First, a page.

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    Ah, so you're saying that because there was a dedicated bias tap, they didn't have to rectify as much voltage, which meant they could use something like a selenium rectifier? And the selenium rectifier wouldn't have worked on the high voltage?

    I still wonder, though, why Marshall would have gone on producing amps with tube rectifiers into 1965 to 1967 instead of solid state rectifiers, when the technology was clearly available. Was it cheaper?
     
  4. Paul G.

    Paul G. Friend of Leo's

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    Because it was 1958.
     
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  5. itsGiusto

    itsGiusto Tele-Meister

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    In my question text I mention that specifically there is a diode in the circuit, so I'm wondering why the inconsistency.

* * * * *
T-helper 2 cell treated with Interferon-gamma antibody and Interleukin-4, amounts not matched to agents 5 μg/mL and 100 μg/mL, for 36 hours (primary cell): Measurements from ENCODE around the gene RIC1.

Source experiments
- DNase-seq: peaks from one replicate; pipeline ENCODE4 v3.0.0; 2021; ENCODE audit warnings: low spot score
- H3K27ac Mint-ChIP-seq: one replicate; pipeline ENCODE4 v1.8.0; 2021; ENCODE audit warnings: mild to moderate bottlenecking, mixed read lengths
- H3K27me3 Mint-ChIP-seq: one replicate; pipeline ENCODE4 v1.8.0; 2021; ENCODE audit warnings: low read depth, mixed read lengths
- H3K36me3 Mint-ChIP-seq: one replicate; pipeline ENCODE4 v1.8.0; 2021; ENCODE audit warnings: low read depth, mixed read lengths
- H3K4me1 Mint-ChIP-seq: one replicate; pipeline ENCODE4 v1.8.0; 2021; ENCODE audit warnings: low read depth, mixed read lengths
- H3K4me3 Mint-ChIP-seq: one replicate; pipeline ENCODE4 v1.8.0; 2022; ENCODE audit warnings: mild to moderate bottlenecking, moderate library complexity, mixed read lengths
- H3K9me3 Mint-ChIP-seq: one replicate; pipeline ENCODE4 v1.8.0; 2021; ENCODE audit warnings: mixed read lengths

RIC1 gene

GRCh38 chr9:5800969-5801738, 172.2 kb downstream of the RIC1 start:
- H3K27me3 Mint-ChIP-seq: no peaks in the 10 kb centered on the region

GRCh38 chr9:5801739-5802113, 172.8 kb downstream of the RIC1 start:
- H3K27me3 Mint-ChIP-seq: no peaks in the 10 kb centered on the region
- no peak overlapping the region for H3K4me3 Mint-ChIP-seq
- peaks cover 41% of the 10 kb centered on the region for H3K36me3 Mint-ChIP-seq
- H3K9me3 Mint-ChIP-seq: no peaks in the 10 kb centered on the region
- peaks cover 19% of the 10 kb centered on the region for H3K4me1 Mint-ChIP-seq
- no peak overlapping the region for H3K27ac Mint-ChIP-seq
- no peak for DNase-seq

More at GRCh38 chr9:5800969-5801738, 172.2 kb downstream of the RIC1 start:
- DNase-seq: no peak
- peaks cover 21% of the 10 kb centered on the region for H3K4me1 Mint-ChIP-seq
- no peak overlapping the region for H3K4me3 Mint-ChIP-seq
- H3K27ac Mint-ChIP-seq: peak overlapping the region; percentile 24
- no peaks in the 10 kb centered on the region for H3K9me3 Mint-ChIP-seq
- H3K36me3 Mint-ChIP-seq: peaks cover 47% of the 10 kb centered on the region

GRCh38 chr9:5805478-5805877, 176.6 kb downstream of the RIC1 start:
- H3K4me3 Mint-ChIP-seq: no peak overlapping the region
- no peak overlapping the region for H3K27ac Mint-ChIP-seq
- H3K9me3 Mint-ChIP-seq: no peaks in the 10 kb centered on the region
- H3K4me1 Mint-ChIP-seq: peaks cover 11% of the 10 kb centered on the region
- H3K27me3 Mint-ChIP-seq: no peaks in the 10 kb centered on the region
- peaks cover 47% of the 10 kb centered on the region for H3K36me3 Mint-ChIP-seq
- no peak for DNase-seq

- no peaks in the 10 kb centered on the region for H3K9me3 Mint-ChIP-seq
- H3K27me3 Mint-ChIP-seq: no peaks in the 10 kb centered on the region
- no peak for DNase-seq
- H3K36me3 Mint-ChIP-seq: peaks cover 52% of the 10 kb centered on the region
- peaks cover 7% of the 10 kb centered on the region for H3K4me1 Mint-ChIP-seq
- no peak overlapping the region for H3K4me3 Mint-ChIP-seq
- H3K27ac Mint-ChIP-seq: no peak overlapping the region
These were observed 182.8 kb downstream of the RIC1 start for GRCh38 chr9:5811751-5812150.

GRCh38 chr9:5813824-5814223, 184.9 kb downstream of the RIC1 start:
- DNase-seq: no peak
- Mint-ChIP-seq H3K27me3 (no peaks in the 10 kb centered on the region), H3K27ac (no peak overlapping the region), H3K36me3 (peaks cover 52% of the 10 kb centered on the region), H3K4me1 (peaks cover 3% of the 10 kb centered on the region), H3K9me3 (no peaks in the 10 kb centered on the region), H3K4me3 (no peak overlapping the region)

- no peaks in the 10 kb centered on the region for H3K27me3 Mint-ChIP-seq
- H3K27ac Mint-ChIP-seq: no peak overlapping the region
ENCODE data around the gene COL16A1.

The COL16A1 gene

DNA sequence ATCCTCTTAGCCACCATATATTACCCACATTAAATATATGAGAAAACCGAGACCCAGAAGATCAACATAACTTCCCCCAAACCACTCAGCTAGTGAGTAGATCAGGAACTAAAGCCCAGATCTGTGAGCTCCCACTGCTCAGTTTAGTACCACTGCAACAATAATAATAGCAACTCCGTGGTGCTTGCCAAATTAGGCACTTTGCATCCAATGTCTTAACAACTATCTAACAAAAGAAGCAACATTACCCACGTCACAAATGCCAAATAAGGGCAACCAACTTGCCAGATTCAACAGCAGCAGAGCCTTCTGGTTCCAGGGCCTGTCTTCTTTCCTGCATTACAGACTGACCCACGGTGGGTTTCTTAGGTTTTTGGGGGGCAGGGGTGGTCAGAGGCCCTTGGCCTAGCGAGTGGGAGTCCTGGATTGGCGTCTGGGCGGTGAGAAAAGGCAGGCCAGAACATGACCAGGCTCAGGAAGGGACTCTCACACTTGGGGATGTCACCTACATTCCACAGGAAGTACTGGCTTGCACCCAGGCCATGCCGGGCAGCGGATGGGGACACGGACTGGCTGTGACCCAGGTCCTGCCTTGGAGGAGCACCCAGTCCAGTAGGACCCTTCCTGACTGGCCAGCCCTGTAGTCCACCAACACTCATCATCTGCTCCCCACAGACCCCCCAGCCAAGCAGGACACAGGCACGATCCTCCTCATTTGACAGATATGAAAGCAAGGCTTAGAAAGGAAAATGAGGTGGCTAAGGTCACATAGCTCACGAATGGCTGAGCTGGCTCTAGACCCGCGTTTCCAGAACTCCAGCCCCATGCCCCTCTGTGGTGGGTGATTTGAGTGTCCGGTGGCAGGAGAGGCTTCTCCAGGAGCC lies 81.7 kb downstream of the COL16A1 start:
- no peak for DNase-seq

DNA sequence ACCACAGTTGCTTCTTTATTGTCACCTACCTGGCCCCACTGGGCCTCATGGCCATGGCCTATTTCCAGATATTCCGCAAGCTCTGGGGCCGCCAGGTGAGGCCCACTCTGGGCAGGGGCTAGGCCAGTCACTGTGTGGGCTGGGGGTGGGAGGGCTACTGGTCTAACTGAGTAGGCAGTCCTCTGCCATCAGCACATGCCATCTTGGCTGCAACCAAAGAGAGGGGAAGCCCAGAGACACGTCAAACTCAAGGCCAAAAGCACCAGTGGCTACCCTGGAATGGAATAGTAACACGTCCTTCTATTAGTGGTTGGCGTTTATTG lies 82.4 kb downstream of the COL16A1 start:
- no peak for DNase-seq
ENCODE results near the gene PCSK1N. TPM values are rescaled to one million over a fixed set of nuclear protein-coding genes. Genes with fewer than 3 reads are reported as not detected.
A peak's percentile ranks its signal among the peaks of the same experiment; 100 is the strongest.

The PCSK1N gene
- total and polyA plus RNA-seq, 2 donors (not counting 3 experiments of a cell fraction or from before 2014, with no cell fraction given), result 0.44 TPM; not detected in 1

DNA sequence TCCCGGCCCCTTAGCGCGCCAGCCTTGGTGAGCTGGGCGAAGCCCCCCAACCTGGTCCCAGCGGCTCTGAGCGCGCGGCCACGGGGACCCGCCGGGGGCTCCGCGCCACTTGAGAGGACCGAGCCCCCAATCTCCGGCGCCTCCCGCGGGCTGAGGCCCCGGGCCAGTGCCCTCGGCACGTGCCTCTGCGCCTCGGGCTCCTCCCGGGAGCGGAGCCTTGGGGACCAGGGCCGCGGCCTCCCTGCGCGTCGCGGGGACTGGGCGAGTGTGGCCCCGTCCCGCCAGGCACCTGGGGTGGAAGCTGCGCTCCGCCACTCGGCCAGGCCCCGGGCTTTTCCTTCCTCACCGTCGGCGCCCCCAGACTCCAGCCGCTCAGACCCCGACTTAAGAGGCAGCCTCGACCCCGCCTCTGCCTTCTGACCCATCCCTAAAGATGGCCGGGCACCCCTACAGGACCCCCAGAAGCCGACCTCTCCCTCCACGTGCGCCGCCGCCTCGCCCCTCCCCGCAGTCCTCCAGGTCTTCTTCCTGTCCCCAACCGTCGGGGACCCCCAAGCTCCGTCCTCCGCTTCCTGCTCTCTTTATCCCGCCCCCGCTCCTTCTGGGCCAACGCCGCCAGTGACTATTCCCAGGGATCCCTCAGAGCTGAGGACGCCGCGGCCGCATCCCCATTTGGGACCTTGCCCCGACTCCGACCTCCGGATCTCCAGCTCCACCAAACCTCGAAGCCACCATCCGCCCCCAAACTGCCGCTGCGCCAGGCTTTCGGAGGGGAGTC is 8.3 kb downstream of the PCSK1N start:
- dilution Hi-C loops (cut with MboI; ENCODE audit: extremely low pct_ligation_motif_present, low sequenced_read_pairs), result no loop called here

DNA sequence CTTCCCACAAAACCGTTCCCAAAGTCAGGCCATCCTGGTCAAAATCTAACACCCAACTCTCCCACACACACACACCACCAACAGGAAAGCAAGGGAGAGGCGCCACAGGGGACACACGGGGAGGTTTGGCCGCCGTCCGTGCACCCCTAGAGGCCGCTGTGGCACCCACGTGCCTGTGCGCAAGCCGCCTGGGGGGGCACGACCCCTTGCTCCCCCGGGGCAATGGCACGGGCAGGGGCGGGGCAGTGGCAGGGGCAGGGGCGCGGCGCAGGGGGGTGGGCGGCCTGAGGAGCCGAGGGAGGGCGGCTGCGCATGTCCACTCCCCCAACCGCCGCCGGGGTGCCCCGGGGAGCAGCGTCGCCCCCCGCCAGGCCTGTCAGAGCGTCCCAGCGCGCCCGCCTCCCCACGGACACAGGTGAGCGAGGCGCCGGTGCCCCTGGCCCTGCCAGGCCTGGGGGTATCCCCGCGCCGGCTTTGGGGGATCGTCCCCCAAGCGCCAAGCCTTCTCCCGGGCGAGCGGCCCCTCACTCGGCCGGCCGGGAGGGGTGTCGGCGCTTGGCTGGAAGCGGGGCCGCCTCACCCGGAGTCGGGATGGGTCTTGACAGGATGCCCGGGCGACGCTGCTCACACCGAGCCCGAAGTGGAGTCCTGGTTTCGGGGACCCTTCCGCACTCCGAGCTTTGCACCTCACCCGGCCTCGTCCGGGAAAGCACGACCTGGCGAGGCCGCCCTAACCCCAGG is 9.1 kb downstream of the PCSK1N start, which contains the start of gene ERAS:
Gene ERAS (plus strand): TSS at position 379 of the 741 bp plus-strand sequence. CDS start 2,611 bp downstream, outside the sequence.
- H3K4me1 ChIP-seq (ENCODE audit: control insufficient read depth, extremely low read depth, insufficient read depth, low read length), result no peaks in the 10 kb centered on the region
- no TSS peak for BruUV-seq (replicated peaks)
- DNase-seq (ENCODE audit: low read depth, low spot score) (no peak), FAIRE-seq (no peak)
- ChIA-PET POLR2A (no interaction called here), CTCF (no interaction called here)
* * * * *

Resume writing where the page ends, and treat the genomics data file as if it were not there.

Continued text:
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  6. Dan_Pomykalski

    Dan_Pomykalski Tele-Meister

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    Classic Paul...
     
  7. corliss1

    corliss1 Friend of Leo's Platinum Supporter

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    That is my understanding.

    There's more than just production price when you build things too. Setting up jigs and redoing tools/chassis/diagrams/schematics/training assemblers for a parts change like that all adds up. It's completely normal to see tech lag a few years while the new thing becomes more standard.
     
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  8. Dacious

    Dacious Poster Extraordinaire

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    Jim Marshall was a drummer, not a tech. Leo used a tube rectifier in the amp he copied, and no doubt because transformer suppliers would have made them that way for stereos and consoles, TVs that's what he bought.